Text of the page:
We didn’t move for the food, but it sure is a perk.

One of the most glorious aspects of living in the Dominican Republic is the food. The rice and beans, the bollo, the locrio – ah… lip-smacking good! I’m taking the risk that people will think I’ve transformed our family blog into a food blog with this post, but I can’t help it. I must share one of our absolute favorite meals we’ve learned to make over the last 2 years. At first, we thought it was a ton of work, but we’ve come to the realization that the pain is worth the price.

Fried Plantains and Salami

So, first, you have to buy some plantains. (They may look like big green bananas, but they definitely aren’t bananas.) You start by peeling the plantains and slicing them into 1 or 2-inch chunks.

Then, you’ll want to heat up the biggest skillet you have and add some oil. This is the part where you just try not to think about how much oil you’re adding and keep pouring until your pan’s a couple inches full of the good stuff. When the oil’s nice and hot, add your plantain pieces. Let those suckers sizzle for a few minutes, turning them every so often (unless your 3-year-old and 2-year old are fighting over a toy… Then just let the plantains sit and hope for the best while you play peace-maker in the other room.)


When they’ve turned a golden brown (the plantains, not your children), go ahead and pull them out of the oil. (I recommend making this meal if you’re at all stressed – this next step can be somewhat therapeutic.) Get ready for the biggest plantain-smashing party of your life.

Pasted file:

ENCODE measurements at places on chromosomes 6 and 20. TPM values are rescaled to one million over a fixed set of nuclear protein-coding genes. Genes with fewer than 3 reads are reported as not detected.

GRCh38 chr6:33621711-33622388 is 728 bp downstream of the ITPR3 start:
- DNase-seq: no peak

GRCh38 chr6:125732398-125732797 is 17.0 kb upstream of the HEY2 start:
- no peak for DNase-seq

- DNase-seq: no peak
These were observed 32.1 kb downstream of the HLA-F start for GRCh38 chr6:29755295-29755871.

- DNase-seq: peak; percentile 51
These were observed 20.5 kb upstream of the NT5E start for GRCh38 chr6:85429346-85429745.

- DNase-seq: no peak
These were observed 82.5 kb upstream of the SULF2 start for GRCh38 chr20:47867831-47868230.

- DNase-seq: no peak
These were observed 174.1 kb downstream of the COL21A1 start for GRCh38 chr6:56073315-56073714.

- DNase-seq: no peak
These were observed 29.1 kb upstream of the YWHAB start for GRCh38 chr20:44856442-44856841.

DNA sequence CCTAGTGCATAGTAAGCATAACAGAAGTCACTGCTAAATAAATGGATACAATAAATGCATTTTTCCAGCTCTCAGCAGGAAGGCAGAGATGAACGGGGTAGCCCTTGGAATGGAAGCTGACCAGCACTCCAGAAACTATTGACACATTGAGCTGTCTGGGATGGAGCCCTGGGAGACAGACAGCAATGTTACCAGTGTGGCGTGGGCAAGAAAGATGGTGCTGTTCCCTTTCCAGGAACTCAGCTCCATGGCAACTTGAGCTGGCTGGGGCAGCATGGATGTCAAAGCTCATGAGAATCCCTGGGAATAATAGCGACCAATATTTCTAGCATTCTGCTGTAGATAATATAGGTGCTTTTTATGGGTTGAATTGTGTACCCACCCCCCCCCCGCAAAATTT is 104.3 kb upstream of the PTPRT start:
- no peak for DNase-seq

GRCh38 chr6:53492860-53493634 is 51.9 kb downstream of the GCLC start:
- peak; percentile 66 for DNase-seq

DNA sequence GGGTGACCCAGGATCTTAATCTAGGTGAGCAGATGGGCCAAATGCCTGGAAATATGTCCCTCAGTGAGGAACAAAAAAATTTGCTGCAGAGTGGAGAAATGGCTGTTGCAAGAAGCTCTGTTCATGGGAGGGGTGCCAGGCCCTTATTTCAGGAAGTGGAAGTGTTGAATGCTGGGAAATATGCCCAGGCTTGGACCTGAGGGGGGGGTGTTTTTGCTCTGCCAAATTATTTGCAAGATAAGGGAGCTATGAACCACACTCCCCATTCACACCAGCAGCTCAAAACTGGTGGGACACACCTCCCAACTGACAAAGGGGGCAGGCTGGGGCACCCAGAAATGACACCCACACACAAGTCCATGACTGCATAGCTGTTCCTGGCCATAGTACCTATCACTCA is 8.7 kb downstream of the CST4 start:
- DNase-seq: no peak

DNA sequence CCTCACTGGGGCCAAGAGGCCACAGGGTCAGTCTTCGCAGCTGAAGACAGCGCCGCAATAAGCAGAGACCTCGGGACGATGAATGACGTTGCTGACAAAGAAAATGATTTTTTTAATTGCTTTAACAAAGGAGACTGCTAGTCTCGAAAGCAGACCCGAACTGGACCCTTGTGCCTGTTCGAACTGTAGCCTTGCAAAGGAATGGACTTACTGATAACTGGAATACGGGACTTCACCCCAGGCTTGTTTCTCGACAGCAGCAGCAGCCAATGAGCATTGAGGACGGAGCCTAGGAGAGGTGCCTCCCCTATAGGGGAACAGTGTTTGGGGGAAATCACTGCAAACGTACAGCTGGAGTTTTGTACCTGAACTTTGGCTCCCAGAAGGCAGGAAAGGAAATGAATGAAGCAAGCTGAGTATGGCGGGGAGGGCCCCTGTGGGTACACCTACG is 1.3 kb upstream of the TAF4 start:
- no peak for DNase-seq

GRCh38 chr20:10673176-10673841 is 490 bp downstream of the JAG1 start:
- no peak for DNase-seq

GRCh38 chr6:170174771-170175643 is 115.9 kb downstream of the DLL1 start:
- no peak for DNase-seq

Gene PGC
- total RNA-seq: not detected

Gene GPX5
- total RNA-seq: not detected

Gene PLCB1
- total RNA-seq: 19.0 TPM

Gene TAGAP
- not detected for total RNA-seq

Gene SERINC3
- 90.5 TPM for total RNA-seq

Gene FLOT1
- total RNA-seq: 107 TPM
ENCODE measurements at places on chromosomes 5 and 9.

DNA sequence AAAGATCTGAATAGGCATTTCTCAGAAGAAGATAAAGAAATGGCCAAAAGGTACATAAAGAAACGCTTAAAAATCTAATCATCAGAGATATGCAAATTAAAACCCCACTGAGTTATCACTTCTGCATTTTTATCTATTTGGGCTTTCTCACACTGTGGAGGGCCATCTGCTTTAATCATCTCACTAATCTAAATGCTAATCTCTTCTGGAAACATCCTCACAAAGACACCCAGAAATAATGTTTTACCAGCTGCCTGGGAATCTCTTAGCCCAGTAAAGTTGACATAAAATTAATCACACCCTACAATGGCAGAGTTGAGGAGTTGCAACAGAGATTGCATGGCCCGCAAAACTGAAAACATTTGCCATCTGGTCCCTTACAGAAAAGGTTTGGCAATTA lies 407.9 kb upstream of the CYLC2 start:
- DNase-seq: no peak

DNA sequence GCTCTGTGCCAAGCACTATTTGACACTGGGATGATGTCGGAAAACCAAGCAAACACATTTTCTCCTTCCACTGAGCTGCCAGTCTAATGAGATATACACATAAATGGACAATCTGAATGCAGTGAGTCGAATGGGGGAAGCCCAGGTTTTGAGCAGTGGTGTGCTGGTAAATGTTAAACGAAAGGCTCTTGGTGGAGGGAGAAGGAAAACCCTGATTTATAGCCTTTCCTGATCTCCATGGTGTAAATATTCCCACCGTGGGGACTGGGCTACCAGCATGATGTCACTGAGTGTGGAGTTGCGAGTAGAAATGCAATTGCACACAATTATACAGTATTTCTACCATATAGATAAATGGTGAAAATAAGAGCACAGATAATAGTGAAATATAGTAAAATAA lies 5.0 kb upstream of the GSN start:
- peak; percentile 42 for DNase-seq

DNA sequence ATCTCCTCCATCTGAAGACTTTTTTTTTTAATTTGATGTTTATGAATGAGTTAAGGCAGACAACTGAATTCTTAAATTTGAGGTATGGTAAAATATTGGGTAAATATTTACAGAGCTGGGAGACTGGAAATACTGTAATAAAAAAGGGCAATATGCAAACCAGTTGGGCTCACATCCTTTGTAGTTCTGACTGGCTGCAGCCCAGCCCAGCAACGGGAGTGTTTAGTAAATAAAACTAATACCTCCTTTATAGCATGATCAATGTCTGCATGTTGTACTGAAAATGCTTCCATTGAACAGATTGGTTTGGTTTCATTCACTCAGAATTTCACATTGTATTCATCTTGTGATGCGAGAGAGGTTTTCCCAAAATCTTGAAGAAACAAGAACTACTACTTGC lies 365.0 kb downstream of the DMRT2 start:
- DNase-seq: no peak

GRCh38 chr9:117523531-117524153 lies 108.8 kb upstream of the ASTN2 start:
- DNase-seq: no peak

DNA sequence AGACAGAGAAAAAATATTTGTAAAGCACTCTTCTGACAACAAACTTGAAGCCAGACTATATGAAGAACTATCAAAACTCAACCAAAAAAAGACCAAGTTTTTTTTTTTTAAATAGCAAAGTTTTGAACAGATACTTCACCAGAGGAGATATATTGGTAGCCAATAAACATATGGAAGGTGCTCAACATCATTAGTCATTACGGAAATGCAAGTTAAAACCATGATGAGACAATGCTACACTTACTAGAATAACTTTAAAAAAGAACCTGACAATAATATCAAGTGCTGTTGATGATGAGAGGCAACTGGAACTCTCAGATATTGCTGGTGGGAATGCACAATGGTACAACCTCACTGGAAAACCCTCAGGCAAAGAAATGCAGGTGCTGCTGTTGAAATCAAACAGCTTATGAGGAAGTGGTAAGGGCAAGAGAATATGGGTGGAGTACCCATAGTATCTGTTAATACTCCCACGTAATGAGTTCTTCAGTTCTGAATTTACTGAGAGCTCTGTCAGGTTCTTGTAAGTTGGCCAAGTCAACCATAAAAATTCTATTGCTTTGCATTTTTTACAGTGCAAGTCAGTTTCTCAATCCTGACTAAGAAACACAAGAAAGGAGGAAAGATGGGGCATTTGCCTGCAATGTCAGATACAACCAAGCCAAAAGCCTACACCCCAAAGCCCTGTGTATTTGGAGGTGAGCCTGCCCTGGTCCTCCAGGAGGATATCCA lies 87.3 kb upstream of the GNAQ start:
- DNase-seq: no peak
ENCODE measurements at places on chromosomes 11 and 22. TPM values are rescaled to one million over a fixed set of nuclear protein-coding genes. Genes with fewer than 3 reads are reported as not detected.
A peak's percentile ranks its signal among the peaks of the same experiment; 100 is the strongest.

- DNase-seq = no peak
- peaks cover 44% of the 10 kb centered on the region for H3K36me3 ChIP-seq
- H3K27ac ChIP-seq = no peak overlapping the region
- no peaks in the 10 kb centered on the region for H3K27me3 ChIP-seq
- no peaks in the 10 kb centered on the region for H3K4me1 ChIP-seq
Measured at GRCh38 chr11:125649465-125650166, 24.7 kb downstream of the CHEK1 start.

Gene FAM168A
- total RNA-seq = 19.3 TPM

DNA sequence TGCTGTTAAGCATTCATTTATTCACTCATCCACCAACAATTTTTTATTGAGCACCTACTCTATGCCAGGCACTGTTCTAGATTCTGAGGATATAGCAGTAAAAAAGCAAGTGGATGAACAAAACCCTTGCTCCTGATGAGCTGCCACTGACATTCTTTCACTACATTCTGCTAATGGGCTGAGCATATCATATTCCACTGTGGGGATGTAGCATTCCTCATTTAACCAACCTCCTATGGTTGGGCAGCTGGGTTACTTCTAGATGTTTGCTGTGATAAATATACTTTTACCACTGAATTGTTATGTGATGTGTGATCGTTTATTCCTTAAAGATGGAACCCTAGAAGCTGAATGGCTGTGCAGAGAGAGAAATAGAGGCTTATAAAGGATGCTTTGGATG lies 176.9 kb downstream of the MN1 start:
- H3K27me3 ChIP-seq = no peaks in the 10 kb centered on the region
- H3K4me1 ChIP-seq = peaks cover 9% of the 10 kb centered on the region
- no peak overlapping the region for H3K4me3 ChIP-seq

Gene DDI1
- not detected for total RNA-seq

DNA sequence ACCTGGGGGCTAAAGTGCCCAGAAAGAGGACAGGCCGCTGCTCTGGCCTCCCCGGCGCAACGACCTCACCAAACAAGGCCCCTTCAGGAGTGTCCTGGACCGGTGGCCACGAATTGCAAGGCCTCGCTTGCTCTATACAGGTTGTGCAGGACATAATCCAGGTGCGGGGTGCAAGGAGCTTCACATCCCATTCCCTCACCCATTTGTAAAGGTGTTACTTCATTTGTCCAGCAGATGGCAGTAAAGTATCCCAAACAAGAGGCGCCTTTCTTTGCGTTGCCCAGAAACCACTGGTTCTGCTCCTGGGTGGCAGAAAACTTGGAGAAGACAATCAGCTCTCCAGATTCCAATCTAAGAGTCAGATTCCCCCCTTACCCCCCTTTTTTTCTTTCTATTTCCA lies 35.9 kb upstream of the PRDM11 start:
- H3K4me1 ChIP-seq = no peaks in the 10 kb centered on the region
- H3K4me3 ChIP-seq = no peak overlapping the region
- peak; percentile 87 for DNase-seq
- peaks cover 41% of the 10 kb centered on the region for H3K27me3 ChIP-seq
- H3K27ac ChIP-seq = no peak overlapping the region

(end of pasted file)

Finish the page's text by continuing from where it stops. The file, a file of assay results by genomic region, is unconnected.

DSC05882cropPlace a plantain inside your plantain-smasher-thingy. (I really should look up the technical term for this contraption.) Squish each one of those puppies as flat as you want them.


DSC05885cropWhen you’re all finished, return the plantains to the piping hot oil for another go-around in the skillet.

DSC05887cropWhile you’re waiting, you can cut up some salami so it’ll be ready for later.

DSC05888cropAfter a few minutes, go ahead and take the plantains out of the skillet again. They should be hot and crispy (a bit like french fries) and ready for devouring.

DSC05891cropSince you’ve got all that oil sitting there, you might as well fry up your salami slices. Throw the salami in the skillet for a couple of minutes. Beware of the “oil fireworks” that may ensue – you could get some crispy arms if you aren’t careful with the popping oil.


After the salami reaches its desired deliciousness, remove and serve with the plantains for a fantastically fried food-fest. (We like the plantains with a little salt and ketchup, but I’m not sure if that’s common Dominican practice.) Feel free to add some fruit on the side so you don’t feel like you’re eating at a McDonald’s greasepit.


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